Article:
Measuring Placental Oxygenation in a Rat Model of Intrauterine Growth Restriction (IUGR): Investigations with In-Vivo Magnetic Resonance Imaging (MRI).

Research output: Contribution to journalAbstract/Meeting Abstract


INTRODUCTION: Optimal placental function is critical for appropriate fetal development and health outcomes. Understanding how in-vivo placental oxygen transfer aligns with placental vascular morphology and fetal growth is crucial for developing future diagnostic approaches. Substantial evidence exists on the detrimental effect of glucocorticoids causing IUGR and disruption in placental vasculature. However, the effects of glucocorticoids on in-vivo placental function remains less well understood. OBJECTIVE: This study aimed to examine whether in-vivo MRI methods can be used to detect changes in placental oxygenation in our well-established rat model of reduced placental vascularization and fetal growth. METHODS: 20 time-mated Wistar rats were administered with either vehicle or 0.5 μg/ml dexamethasone acetate (DEX), via drinking water from embryonic day (E) 13 until the end of the experiment. The dams were scanned serially at E15, E18 and E21 using 9.4 T MRI using a 3D multi-gradient-echo sequence with an oxygen-challenge paradigm to obtain 3D maps of the T2* MR signal relaxation time constant, which provides insight on placental oxygenation. T2* maps were calculated using the CRSI algorithm for manually defined regions of interest with custom Matlab software. Dams were then euthanized for tissue collection and the number and ordering of feto-placental units confirmed. Fetal and placental growth were assessed using weight and morphometric measures. RESULTS: Maternal DEX treatment significantly reduced fetal (-14.09%; p<0.0002), whole placental (-34.12%; p<0.0001), labyrinth placental (-30.31%; p<0.0001), and junctional placental (-41.98%; p<0.0001) weights. Preliminary analysis of the MRI data at E21 shows that placental T2* is decreased in DEX treated animals relative to controls, indicating reduced blood oxygenation. Ongoing analyses are determining whether these changes are dynamic across gestation. CONCLUSION: Our data confirms that maternal DEX treatment impairs fetal and placental growth. Importantly, these outcomes correspond with decreased placental oxygenation at E21 highlighting that our MRI methodology may be a useful tool for assessing how placental oxygenation corresponds with placental and fetal outcomes. Further analyses are on-going to determine how the MRI outcomes correlate across gestation with placental vascular structure, including investigation of additional metrics available from MRI. The results of this proof-of-concept study are promising and demonstrate the applicability of non-invasive MRI to investigate in-vivo placental function in a model of reduced placental vascularisation and fetal growth.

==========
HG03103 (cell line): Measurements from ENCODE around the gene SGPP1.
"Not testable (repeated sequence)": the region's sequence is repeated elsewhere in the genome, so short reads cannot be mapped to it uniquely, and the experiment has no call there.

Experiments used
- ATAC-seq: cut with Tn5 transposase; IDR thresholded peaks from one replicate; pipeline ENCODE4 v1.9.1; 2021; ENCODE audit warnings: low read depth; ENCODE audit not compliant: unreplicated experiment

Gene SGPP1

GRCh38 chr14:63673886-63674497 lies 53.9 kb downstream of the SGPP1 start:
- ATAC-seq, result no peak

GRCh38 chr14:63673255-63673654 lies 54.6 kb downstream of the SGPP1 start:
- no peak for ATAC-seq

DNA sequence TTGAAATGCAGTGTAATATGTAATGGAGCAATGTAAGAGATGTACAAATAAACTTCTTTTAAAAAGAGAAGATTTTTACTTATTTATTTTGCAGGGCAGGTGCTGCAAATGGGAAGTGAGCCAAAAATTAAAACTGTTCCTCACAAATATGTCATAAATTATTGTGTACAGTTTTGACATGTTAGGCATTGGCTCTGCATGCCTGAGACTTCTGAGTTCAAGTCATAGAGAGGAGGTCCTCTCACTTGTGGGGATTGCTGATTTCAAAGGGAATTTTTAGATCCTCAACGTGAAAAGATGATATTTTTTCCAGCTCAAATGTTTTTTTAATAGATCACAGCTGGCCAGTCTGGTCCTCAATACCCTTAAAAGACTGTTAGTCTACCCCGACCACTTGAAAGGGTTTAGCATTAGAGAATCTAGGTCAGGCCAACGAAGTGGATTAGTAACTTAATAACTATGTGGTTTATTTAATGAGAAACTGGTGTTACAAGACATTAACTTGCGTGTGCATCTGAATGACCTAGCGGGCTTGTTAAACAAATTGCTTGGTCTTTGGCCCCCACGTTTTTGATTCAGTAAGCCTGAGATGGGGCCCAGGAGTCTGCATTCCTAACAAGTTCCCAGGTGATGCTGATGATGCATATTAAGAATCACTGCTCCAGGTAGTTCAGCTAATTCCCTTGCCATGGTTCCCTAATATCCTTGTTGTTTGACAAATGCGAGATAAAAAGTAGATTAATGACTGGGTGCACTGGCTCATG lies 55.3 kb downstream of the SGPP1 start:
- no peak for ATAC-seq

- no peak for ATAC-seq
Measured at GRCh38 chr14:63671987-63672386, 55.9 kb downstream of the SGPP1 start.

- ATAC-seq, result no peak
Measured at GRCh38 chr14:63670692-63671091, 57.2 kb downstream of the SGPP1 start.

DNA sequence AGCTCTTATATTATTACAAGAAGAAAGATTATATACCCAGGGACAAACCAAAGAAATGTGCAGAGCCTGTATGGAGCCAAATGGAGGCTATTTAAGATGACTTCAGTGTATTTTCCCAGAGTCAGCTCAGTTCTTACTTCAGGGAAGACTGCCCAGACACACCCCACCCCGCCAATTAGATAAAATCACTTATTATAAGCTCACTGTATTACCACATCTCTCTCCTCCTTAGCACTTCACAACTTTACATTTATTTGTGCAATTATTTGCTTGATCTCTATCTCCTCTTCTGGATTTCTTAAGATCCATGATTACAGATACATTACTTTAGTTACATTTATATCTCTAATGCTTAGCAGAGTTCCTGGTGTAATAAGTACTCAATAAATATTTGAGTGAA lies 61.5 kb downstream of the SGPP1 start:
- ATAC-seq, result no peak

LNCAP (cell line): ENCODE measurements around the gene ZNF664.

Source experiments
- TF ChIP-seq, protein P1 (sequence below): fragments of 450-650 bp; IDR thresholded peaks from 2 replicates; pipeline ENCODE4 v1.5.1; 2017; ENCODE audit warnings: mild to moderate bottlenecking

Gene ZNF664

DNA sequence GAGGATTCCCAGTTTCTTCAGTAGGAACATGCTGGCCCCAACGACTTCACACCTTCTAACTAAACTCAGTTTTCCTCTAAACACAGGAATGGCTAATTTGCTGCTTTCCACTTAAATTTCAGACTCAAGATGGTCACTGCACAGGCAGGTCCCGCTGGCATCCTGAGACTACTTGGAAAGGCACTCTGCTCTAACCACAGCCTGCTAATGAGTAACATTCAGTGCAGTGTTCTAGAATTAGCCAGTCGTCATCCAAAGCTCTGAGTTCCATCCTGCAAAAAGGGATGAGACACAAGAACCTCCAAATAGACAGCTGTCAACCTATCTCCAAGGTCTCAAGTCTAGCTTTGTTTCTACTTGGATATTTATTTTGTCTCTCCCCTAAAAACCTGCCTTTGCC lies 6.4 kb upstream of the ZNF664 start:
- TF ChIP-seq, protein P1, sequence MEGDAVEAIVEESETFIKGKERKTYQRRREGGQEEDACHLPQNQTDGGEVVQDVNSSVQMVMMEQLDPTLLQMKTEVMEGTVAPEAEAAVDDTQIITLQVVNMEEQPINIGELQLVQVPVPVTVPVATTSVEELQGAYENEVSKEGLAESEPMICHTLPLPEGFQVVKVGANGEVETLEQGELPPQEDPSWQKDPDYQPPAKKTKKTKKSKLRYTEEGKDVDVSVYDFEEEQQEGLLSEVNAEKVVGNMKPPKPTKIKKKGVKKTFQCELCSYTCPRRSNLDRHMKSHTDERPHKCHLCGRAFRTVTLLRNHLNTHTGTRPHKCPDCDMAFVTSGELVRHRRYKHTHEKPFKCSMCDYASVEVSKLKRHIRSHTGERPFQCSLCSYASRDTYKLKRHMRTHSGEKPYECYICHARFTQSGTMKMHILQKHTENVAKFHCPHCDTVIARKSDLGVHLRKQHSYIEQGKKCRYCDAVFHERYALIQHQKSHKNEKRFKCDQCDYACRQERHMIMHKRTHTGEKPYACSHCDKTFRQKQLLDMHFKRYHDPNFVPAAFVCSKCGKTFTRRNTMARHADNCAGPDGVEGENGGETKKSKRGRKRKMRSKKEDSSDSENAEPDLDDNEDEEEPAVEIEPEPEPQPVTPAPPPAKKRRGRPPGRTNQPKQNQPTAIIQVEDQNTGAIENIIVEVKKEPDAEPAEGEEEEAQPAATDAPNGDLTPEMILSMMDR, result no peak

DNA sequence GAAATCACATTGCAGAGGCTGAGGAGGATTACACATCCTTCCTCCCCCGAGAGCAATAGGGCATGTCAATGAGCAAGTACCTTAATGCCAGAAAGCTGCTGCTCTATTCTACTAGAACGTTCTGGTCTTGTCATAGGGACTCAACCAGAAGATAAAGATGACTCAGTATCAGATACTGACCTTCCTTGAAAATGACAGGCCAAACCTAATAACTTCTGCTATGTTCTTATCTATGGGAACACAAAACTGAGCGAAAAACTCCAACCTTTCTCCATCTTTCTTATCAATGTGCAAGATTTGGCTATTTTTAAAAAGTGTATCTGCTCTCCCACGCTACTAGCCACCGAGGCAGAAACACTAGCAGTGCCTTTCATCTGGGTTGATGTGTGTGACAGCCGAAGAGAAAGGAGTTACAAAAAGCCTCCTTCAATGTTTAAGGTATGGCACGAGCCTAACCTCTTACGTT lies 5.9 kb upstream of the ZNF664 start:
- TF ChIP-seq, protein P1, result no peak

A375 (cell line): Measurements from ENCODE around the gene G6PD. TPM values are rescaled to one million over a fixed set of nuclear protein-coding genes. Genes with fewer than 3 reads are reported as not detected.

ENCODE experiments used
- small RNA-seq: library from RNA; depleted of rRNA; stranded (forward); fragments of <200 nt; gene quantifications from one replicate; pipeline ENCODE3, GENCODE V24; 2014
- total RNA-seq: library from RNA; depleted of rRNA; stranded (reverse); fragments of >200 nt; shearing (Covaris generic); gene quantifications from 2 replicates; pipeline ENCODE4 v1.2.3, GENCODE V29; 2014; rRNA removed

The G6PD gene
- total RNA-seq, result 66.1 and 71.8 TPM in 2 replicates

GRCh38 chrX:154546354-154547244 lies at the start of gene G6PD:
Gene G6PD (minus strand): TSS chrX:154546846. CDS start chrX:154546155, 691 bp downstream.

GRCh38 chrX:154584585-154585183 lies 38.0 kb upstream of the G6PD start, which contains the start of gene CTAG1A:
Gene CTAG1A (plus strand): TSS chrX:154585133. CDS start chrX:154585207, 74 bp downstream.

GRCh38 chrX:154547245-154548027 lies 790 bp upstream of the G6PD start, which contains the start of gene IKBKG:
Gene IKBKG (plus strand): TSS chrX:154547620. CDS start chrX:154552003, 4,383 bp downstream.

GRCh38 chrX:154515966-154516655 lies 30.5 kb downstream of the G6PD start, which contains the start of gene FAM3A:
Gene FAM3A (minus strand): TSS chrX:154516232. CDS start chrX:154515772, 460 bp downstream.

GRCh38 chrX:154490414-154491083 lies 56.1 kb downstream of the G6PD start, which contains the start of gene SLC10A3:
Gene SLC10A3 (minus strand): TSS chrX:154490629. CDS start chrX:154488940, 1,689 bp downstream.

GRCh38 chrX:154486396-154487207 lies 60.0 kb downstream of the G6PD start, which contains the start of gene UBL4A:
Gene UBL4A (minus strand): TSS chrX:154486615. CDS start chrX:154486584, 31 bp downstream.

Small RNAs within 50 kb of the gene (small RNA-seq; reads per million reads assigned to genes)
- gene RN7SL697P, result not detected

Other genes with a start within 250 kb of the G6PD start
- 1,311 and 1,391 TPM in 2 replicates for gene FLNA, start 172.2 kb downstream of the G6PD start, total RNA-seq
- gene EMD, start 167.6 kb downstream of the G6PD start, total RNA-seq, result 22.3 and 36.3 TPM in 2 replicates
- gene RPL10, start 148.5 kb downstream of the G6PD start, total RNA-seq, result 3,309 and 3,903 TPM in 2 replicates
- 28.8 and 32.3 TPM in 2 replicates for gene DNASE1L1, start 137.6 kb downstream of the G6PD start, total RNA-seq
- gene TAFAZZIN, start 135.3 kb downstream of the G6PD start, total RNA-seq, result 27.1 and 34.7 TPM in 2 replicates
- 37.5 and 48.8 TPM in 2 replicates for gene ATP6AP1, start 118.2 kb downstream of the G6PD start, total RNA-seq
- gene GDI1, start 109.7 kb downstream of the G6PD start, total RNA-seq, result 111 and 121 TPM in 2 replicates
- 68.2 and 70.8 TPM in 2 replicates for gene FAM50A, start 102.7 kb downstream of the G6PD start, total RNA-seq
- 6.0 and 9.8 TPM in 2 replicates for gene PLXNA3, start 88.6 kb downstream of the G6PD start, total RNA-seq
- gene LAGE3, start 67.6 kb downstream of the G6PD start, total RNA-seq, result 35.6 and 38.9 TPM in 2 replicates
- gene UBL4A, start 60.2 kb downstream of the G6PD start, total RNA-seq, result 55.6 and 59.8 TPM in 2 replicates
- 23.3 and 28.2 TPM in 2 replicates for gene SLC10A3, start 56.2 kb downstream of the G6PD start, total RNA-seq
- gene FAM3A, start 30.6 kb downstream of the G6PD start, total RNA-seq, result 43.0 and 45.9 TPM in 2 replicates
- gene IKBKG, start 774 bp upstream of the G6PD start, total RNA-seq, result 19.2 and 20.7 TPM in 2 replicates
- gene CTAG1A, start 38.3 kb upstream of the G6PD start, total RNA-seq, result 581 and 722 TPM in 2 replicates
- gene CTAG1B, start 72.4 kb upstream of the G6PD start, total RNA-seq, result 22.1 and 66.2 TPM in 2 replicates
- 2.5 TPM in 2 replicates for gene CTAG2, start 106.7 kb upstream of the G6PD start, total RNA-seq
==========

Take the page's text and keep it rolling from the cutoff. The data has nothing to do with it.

Original languageEnglish
Pages (from-to)358A-358A
Number of pages1
JournalReproductive Sciences
Issue number1 (Supplement)
Publication statusPublished - Mar 2019
Event66th Annual Scientific Meeting of the Society-for-Reproductive-Investigation (SRI) - Paris, France
Duration: 12 Mar 201916 Mar 2019

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